Black driver Bubba Wallace found a hanging noose symbolizing racism in the garage used by the race. He thought it was a naked threat because he had clearly expressed his anti racist stance and boycotted the United States Federal flag, a symbol of slavery, from entering the Nasca arena.
After investigation by the FBI, it turned out to be a false alarm: as early as October 2019, Lasso had already appeared in the garage, and Wallaces assignment to this garage was a recent event. NASCAR announced that they had 29 tracks and 1684 garages, only one lasso was found.
Many people think Wallace is overreacting. However, from the black point of view, this is definitely not a fuss. In the past few decades, racism has been an integral part of NASCAR. As Wallaces predecessor, Wendell Scott was the first black driver to win the championship. However, to ensure safety, he had to hide a loaded pistol under the seat of the car.
Scotts grandson, Warwick, said: the best way to keep people from evil is to fight violence with violence and let them worry about losing their lives themselves - its ridiculous The way people treat my grandfather is a mess.
Wendell Scott was born in Danville, Virginia, on August 29, 1921. As a child, Scott loved adventure, cycling with white children, roller skating on steep hillsides, and his father, who loved racing, was his childhood idol.
After dropping out of high school, Scott didnt go into cotton mills and tobacco factories like most people. He didnt want to be a puppet controlled by his boss. Factories are so much like prisons, Scott said. They lock the door behind you and dont leave until you have enough time.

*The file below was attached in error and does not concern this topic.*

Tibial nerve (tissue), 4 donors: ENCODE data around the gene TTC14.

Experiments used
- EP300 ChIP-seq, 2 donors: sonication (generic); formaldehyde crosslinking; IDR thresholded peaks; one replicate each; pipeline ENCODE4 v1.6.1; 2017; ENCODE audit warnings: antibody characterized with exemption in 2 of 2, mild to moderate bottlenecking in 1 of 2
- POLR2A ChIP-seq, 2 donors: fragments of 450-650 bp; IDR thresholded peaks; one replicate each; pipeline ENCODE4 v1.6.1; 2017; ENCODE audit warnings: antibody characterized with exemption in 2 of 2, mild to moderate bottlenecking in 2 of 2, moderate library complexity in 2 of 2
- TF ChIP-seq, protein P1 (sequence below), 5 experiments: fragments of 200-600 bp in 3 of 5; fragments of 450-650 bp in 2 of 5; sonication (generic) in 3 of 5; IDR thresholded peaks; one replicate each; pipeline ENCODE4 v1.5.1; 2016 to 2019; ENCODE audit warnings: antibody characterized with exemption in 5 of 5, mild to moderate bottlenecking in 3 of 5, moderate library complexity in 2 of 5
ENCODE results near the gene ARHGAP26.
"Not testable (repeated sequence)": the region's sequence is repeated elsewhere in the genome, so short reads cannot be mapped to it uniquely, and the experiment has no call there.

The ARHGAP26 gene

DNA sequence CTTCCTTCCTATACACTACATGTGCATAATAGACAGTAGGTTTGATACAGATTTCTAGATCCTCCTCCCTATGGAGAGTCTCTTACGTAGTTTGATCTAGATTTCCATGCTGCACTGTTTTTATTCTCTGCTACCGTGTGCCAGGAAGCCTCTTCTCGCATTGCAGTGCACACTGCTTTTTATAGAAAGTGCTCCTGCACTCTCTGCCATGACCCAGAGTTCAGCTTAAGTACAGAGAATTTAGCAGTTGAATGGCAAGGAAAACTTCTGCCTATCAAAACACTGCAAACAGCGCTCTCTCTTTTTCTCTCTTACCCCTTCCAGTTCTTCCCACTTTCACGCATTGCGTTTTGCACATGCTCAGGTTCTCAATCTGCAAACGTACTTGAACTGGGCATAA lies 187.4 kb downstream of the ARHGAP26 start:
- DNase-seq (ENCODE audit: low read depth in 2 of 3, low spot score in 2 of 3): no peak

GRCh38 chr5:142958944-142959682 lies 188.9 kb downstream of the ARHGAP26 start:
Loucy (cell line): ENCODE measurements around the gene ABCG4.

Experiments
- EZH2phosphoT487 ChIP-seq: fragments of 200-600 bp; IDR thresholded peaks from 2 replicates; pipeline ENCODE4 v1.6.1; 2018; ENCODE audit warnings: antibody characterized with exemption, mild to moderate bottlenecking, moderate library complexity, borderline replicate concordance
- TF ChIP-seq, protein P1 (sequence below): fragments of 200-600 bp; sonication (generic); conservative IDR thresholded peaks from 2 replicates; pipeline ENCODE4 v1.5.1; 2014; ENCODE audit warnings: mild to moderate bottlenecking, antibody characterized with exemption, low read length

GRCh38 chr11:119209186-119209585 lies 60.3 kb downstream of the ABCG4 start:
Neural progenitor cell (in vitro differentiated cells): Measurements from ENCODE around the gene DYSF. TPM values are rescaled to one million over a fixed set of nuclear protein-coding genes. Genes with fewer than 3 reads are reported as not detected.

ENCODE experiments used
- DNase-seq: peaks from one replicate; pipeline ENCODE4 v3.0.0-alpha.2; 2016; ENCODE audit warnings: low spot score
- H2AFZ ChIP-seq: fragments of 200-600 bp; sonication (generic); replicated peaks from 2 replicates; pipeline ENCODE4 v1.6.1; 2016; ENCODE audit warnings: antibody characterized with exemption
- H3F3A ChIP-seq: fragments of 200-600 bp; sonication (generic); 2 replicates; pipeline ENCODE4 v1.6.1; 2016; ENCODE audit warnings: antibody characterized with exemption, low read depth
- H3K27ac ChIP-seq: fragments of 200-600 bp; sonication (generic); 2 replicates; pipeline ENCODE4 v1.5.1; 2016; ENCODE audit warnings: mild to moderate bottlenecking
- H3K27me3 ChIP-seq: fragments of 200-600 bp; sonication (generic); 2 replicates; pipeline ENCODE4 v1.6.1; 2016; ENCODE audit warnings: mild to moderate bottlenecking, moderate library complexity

After dropping out of high school, the mechanical skills learned from his father came in handy. Scott served in the army as a mechanic. Later, he became a taxi driver, making extra money on the black market by selling bootlegged liquor, starting at 55 cents a pint, and then double selling.
His wife Mary recalled: the first time I met, I knew he liked speed and passion, driving like flying. The police who track down the bootlegged liquor often cant see Scotts tail light. In this cat and mouse game, he has always been the winner. How to get rid of and tease the police is Scotts talk at the wine table.
Its boring to race with the police. Scott always wanted to compete in a formal race. In Danville, racing is almost exclusively for white people, and few black people take part in it. Most of the time, Scott and another friend were the only black audience in the stands. A friend asked him if he had the courage to take part in the competition? Scott replied, its no big deal. Hes just waiting for a chance.
In 1949, in order to create a gimmick and attract more audience, Danville local race decided to find a black driver. The underground driver selling bootleggers is undoubtedly the best choice. The police recommended Scott, a guy who will never be caught.